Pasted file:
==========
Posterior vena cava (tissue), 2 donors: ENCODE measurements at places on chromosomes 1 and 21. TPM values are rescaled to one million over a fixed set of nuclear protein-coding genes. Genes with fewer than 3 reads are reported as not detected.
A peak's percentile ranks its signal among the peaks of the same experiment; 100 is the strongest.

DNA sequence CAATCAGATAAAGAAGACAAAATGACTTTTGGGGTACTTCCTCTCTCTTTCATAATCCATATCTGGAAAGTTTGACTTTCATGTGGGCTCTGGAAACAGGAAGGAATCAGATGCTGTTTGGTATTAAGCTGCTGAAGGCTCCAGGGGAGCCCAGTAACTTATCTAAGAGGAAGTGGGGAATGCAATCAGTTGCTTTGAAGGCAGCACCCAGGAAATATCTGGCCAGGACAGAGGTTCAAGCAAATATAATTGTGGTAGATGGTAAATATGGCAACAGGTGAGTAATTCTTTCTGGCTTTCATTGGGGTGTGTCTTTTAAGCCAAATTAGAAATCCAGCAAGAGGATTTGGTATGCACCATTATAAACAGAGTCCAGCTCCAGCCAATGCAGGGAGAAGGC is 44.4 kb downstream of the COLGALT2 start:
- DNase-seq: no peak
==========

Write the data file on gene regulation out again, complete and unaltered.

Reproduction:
Posterior vena cava (tissue), 2 donors: ENCODE measurements at places on chromosomes 1 and 21. TPM values are rescaled to one million over a fixed set of nuclear protein-coding genes. Genes with fewer than 3 reads are reported as not detected.
A peak's percentile ranks its signal among the peaks of the same experiment; 100 is the strongest.

DNA sequence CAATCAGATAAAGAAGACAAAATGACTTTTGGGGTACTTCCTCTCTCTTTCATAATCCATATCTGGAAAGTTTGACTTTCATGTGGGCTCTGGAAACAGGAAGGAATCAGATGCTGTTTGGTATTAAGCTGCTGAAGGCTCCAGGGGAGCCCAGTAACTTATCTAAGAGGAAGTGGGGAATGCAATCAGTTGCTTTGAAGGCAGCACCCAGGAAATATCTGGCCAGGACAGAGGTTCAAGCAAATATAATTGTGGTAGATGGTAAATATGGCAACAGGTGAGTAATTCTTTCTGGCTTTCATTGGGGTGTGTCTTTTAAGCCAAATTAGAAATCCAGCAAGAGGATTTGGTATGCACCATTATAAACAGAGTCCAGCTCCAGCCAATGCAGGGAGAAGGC is 44.4 kb downstream of the COLGALT2 start:
- DNase-seq: no peak